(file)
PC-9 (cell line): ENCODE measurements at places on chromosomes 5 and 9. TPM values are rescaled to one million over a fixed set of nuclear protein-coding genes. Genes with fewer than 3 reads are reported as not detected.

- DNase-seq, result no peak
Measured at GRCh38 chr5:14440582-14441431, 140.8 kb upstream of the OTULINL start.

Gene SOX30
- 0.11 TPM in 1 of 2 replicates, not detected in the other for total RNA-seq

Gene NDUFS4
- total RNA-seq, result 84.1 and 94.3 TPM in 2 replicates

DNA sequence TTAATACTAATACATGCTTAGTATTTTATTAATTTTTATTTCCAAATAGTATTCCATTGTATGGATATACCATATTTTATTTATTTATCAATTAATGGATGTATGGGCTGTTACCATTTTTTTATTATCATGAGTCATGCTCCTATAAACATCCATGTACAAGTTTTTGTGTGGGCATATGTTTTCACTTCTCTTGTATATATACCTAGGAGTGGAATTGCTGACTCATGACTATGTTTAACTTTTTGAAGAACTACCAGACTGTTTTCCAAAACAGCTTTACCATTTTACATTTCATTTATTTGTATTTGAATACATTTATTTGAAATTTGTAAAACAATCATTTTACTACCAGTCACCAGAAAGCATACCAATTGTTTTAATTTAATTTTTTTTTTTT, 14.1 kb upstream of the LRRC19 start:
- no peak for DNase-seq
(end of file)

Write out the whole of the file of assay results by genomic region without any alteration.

PC-9 (cell line): ENCODE measurements at places on chromosomes 5 and 9. TPM values are rescaled to one million over a fixed set of nuclear protein-coding genes. Genes with fewer than 3 reads are reported as not detected.

- DNase-seq, result no peak
Measured at GRCh38 chr5:14440582-14441431, 140.8 kb upstream of the OTULINL start.

Gene SOX30
- 0.11 TPM in 1 of 2 replicates, not detected in the other for total RNA-seq

Gene NDUFS4
- total RNA-seq, result 84.1 and 94.3 TPM in 2 replicates

DNA sequence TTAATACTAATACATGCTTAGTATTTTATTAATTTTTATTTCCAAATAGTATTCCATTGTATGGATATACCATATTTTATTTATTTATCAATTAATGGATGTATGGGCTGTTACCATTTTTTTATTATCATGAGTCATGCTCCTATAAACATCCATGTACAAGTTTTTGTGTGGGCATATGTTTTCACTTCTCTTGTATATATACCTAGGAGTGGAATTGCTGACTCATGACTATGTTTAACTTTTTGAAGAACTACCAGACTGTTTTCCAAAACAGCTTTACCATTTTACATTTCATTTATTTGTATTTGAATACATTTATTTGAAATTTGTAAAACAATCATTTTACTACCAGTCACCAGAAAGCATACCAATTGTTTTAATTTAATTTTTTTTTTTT, 14.1 kb upstream of the LRRC19 start:
- no peak for DNase-seq